My Wesley faculty colleague Jessicah Duckworth called my attention to a National Public Radio story about the mistakes that led to the recall crisis Toyota is now facing. After listening to the “Morning Edition” segment on the web, I agreed with Jessicah that there was a lesson here for church leaders.
Renewal does not come in the church by forgetting its heritage but in recovering its theological and historical rootage in ways that matter for the current time and place.
For many years, Toyota has been regarded as a model of leadership and management. The Toyota Way guided their work, one part of which is The 5 Whys. This is a Japanese philosophy of repeatedly askingWhy? to find not only the direct sources of problems, but also the root of those sources. The process begins with naming the problem, such as “the gas pedal sticks,” followed by asking Why? A first answer might be, “Because the pedal gets caught in the floor mat.” But the process does not stop there. Again and again, the question is asked:Why? Normally five rounds of asking Why? will get to the root of the problem.
The 5 Whys was a critical component of Toyota’s problem-solving methodology from the beginning of the company. The founder, grandfather of the current president, incorporated it into the life of what became a most trustworthy organization. The NPR story examined what had gone wrong, featuring an interview with a Toyota employee. He said that they had failed to utilize their own system, The 5 Whys, to address root causes of problems when they first surfaced. They had forgotten one of the singular sources of their success that had been passed on from the founder.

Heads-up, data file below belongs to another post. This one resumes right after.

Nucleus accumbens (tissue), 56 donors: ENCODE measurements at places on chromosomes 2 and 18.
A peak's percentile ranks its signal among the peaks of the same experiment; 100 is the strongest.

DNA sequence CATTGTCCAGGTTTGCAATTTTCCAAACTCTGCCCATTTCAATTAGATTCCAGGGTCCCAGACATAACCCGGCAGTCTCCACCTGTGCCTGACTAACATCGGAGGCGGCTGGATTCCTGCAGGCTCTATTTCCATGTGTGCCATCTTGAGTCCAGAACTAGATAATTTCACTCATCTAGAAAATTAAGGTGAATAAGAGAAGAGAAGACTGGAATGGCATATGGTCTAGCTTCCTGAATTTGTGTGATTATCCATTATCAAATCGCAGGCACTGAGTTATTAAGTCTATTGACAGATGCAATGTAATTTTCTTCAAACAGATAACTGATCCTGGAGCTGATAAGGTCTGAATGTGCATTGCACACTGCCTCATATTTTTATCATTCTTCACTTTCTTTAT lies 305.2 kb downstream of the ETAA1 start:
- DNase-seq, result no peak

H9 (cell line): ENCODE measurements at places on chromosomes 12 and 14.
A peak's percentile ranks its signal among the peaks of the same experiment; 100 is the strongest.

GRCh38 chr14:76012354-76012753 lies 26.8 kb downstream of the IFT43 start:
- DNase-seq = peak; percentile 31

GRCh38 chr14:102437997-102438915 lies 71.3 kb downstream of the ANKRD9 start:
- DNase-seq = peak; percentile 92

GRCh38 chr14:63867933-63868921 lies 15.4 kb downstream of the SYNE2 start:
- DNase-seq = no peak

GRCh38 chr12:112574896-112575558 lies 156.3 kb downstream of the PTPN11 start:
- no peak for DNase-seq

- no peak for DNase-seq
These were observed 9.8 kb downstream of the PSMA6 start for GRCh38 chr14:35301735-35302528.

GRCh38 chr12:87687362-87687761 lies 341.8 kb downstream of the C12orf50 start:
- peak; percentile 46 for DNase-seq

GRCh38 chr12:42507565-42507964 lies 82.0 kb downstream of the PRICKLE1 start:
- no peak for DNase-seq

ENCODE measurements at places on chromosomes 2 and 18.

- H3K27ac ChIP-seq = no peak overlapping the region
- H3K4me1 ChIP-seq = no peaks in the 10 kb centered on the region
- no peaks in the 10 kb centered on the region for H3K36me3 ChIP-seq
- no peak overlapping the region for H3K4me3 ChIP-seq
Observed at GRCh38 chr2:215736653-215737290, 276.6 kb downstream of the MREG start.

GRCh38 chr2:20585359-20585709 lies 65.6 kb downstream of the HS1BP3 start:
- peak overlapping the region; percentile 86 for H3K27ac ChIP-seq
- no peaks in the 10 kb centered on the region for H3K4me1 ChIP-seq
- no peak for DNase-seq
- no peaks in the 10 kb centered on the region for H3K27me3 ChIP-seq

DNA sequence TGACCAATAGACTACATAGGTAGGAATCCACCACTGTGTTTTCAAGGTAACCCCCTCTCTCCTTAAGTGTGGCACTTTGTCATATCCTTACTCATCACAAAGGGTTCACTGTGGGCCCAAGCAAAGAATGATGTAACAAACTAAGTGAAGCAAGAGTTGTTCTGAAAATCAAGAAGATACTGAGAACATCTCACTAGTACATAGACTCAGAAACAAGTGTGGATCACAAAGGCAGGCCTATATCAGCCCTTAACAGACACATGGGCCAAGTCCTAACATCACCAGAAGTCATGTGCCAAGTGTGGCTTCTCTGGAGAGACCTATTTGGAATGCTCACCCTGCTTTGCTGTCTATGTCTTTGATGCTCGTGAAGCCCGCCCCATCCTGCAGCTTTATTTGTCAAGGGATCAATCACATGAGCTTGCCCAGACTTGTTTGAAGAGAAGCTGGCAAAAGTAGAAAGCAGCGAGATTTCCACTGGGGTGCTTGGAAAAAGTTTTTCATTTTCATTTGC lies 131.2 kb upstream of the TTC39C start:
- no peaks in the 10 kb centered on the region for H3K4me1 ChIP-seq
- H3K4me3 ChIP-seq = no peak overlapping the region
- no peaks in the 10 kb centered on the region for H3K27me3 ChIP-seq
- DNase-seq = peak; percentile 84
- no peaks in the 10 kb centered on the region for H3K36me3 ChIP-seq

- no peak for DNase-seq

Church leaders of every generation face challenges and problems, and they search for faithful ways to be the church in their time. They hear God’s word that comes through the prophet Isaiah: Look! I am doing a new thing! And with their congregations, they prayerfully discern a new vision for this new day.
But church leaders do best when they also remember that they lead out of the richness of the Christian tradition with its reservoir of lessons from the past. Renewal does not come in the church by forgetting its heritage but in recovering its theological and historical rootage in ways that matter for the current time and place. God also says through Isaiah: Look to the rock from which you were hewn.
There is a temptation in every generation of church (or business) leaders to think that surely they care more and know more than those who went before. They must take account of what is new, but no generation of leaders has all of God’s wisdom. Each builds upon lessons developed in the past to help address new challenges today.